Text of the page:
Part 3 of a 3–part Series
by D. L. Mackenzie
In the previous installment, we discussed replacing weak verbs with accurately expressive alternatives. But what about those verbs that are so weak they’re almost invisible? Like prepositions and indefinite articles, they seem to be necessary – if unremarkable – words which cannot be removed without making nonsense of our writing.
Five of these words are verbs, two are adverbs, and all of them are about as expressive as a semicolon. Let’s start with the verbs, which I have dubbed The Feeble Five: have, be, get, look, and seem.
Weak verbs abound, but have, be, get, look, and seem are five of the frailest. I am not suggesting that you expunge your writing of all of these words, for they all have their place and proper usage and often no substitute will suffice. Nevertheless, I do suggest you examine your sentences for an over-reliance on these often needless “crutch” verbs.
I have an idea. Try to restrict your usage of the word “have” (and its variants “has” and “had”) to their grammatical function in the various “perfect” tenses (for example, “I will have read what you have written”). Rather than using “have” as a synonym for “possess,” use a more descriptive verb instead whenever possible.
For example, “the intruder had a gun.” What does this mean? We know the intruder has possessed a gun at one time or another, but little more. Perhaps he used to own a gun but he traded it for a scooter. Perhaps he still owns it but left it in his other pants, or possibly it fell into a storm sewer somewhere along the way. Assuming our intruder still owns his gun and demonstrates the foresight to bring it along, what does he do with it? Does he conceal it or brandish it? Does he wave it around or take careful aim?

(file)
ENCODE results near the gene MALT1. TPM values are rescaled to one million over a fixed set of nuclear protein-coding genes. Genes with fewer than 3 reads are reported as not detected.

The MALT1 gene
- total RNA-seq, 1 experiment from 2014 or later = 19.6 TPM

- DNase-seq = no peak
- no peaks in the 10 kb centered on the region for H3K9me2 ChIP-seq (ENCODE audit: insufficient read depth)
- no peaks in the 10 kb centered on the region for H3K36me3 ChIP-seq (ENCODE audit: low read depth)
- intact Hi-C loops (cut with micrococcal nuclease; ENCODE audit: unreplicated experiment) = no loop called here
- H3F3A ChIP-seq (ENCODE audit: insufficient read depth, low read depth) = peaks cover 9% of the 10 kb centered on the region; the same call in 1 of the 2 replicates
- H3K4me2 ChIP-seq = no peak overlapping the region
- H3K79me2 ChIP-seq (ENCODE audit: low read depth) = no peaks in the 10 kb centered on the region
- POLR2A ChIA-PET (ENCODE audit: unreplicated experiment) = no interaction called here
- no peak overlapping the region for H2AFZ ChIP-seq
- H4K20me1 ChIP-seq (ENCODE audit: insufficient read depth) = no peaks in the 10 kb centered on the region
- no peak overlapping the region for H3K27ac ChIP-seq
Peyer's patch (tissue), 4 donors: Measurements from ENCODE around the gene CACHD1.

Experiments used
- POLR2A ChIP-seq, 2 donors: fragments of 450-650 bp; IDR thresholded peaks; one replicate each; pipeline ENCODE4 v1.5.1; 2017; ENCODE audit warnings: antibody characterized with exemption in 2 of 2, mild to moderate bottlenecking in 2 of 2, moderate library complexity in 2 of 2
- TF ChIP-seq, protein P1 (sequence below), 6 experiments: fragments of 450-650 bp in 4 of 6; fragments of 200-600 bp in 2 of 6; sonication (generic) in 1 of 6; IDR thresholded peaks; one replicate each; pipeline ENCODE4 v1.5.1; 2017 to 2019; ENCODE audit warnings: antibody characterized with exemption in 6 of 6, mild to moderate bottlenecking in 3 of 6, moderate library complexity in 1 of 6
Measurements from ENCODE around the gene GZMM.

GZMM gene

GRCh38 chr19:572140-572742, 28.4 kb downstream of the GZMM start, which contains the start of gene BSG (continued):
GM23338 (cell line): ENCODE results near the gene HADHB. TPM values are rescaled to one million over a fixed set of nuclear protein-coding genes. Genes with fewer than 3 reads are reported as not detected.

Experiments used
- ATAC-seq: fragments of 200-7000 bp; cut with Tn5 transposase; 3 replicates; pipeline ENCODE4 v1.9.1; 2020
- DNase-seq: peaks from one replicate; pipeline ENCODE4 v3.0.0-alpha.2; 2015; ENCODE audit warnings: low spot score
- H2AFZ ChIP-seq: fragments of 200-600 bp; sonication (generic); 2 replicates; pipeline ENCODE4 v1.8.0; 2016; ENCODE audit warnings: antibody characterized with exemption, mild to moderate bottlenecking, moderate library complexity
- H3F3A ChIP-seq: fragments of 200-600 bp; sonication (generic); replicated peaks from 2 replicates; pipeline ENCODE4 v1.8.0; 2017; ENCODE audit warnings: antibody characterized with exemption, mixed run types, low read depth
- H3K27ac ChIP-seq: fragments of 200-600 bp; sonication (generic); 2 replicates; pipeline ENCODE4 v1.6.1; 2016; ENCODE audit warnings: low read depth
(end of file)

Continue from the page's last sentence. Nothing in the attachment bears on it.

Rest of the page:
Don’t be a winner–win! Don’t be worried–worry! Don’t be all that you can be–fulfill your potential! In other words, don’t use “be” merely to attribute a characteristic if another verb will convey the idea better. Now, Shakespeare dazzled with “to be, or not to be?” but remember that Hamlet was contemplating suicide, and “be” was used as a synonym for “exist,” not to ascribe an attribute. Hamlet didn’t ask, “to be alive, or not to be alive?”
For an action word, “get” is a bit sluggish, don’t you think? As a synonym for “obtain,” “get” is often a lackluster substitute for more precise or descriptive verbs. As a synonym for the doddering “become,” “get” likewise doesn’t convey much action at all on its own. Why get tired of something when you can simply tire of it? Why get rid of something when you can simply rid yourself of it? Why get started when you can simply start?
She looked sad. She looked dejected. She looked forlorn. She looked defeated. Well, perhaps she might cheer up a bit if we trouble ourselves to describe her manner and expression rather than trivializing her fragile emotional state with another glib look-plus-adjective phrase. Is she crying? Are her eyes red and puffy? Is her head bowed, her shoulders slumped and trembling as she sniffles and sobs into her handkerchief? If we can accurately describe what we see in our mind’s eye, the reader will certainly get the picture.
As with “look,” “seem” blunts the impact of adjectives and muddles their meaning. It’s another way of telling instead of showing, which is always bad form. “She seemed angry” shows us almost nothing and and doesn’t even tell us that much. Was she shouting and shaking her fists or pacing and gritting her teeth in silence? The most regrettable characteristic of the seem-plus-adjective construction is its ambiguity, however. If a character only seems angry, your reader may be justified in thinking that she really isn’t angry but rather just seems that way.